In the Mood for Love

In the Mood for Love ★★★

‘In the Mood For Love’ is a beautiful, often hypnotic, and subdued character drama about two very lonely people trying to fill a void in their life. Each character has a desire for companionship, each in their own way, even if it conflicts with the person they seek to fill this void with. It has a lovely score, enrapturing presentation, and feels lived in as much as it does atmospheric... if only I got something substantial out of it.

Kar Wai’s sense of visuals and outstanding camerawork carry what is, unfortunately, a plot with zero momentum or sense of progression. This film undoes itself a bit by being more impressionist than literal, and even though I think that approach could totally work with the subject material, here it feels like a story where you’re constantly examining every conversation because you’re not entirely certain what happened, what’s going on, and what the stakes are for each character. The visual storytelling is great in the first act, and leads you along carefully and methodically, but it just doesn’t really carry that sense of tangible progression through the rest of the runtime. Maybe I’m just dumb, but I felt that this movie, despite its slowness, could’ve done with a half hour longer running time to fill in some of the gaps here. It ultimately results with me being engaged to how gorgeously colored and lovingly filmed, but left me scratching my head as to who the characters even were. You’re told a lot about them, but you never really see them reinforce who they are. The acting is pretty phenomenal, the dialogue feels genuine, but I just couldn’t latch onto these people because I wasn’t really certain how anything could/would effect them. There’s simply not a lot of narrative tension here, the development of the relationship feels almost minuscule, and in movies like this, I need strongly drawn characters to anchor me through the surreal visual haze. I did mention how good the score was, but I do feel like it was overused, seeing as one track (which is beautiful btw) just plays over and over and over again, and it felt a bit grating in the second act. The movie just feels so painfully under-written, and it’s a shame, because I could so easily see this being a work of genuine mastery if the movie didn’t seem to rely on its audience to fill in the vast gaps of details that I think are important for stories like this.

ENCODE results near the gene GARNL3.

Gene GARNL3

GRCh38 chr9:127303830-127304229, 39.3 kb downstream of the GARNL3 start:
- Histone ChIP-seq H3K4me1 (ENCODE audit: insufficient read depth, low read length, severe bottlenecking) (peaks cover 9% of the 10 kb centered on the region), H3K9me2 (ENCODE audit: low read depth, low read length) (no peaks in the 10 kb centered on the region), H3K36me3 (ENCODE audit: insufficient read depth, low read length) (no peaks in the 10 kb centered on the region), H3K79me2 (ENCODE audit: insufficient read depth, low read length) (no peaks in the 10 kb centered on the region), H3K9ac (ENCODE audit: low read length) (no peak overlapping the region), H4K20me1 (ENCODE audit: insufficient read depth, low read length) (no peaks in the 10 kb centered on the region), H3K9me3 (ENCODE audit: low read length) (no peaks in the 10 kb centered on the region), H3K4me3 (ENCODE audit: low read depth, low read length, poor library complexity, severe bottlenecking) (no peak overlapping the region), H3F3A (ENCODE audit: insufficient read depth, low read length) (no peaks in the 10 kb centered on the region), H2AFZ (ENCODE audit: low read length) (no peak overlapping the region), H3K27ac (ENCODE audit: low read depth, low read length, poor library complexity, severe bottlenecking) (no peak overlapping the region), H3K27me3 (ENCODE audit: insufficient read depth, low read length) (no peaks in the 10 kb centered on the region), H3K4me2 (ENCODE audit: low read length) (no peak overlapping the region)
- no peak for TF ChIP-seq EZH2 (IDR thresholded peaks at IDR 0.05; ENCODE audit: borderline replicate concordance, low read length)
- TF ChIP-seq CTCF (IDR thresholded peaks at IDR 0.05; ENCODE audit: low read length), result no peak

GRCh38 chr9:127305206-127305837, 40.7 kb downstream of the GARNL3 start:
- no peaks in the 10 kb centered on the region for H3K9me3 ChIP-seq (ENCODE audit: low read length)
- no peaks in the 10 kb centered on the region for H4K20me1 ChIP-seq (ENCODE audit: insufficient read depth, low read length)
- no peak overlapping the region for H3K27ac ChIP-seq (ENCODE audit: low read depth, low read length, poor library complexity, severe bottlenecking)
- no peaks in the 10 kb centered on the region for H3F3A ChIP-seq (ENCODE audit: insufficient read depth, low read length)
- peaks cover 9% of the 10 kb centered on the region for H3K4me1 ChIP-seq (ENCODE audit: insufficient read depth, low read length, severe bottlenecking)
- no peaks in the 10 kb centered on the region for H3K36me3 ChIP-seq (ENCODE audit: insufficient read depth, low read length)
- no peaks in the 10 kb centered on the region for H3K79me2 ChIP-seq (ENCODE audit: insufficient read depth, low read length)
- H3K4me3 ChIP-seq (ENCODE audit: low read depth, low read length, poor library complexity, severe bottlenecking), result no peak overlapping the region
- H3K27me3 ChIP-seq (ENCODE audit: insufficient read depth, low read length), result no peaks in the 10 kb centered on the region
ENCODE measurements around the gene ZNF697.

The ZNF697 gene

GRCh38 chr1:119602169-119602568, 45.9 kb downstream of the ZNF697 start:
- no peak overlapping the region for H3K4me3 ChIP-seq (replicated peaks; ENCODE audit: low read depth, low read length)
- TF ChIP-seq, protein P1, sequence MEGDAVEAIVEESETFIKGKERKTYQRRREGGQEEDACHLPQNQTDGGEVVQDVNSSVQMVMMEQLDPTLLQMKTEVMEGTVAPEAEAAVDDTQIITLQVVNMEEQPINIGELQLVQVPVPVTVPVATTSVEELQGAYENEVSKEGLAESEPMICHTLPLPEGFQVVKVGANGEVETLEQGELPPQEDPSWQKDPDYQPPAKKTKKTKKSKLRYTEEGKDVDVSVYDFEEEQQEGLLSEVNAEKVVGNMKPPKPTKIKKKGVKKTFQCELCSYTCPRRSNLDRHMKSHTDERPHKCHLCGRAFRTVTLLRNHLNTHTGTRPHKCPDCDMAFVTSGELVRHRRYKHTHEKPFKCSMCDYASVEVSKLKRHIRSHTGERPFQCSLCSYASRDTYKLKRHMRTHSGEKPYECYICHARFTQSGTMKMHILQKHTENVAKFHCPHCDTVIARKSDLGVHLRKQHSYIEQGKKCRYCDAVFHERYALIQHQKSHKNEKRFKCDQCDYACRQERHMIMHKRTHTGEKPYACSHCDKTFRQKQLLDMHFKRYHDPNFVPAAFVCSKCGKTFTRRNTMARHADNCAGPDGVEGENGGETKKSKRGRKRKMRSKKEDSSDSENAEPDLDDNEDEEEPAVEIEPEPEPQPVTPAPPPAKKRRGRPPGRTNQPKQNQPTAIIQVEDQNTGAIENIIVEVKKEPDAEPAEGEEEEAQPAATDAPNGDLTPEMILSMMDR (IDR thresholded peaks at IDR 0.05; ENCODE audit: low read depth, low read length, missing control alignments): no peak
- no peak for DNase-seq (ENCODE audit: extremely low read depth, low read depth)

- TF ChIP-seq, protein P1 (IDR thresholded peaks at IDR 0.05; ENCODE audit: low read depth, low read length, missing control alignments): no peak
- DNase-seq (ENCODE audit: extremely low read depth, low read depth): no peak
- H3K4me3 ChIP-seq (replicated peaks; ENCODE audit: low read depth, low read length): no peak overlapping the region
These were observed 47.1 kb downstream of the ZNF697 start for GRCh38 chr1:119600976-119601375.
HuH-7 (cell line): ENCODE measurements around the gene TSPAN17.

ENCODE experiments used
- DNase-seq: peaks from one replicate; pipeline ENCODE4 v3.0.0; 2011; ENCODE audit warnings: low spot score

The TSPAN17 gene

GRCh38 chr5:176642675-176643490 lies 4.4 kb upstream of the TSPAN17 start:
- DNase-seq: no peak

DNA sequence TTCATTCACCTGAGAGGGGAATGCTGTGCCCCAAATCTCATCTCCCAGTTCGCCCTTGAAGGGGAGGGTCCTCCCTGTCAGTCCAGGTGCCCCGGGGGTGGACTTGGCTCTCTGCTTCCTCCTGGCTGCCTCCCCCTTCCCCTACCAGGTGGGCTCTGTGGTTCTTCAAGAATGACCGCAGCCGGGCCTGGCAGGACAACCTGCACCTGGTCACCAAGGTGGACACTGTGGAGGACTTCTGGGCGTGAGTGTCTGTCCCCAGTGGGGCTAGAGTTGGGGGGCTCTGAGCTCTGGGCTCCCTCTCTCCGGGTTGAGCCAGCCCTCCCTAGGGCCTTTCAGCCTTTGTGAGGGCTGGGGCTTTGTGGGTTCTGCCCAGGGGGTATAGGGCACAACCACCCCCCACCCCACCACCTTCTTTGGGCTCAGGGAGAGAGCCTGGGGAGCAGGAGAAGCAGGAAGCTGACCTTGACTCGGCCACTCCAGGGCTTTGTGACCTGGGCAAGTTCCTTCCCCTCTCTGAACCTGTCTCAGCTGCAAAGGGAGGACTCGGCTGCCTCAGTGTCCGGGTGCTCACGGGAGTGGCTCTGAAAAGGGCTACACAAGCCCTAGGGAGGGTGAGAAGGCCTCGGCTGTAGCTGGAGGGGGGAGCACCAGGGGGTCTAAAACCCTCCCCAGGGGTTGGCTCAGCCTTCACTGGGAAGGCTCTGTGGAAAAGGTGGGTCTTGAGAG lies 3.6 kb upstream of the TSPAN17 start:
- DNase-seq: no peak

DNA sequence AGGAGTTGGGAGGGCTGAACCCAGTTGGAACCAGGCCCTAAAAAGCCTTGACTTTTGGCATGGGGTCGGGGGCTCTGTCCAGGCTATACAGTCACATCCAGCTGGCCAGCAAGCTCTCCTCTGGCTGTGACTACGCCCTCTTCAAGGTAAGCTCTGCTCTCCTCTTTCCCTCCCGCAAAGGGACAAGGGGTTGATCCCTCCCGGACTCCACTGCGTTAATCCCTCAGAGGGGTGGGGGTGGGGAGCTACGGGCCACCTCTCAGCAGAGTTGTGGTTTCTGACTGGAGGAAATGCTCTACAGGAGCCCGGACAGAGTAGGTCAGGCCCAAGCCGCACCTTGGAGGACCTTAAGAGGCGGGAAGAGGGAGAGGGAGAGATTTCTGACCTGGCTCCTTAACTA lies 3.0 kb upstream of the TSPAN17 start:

I wanted desperately to engage with this emotionally, because on paper this feels like a movie that’s tailor-made for someone like me, but it has a script that almost weighs down everything amazing about it that keeps it afloat. Guess I wasn’t in the mood for love, it seems.

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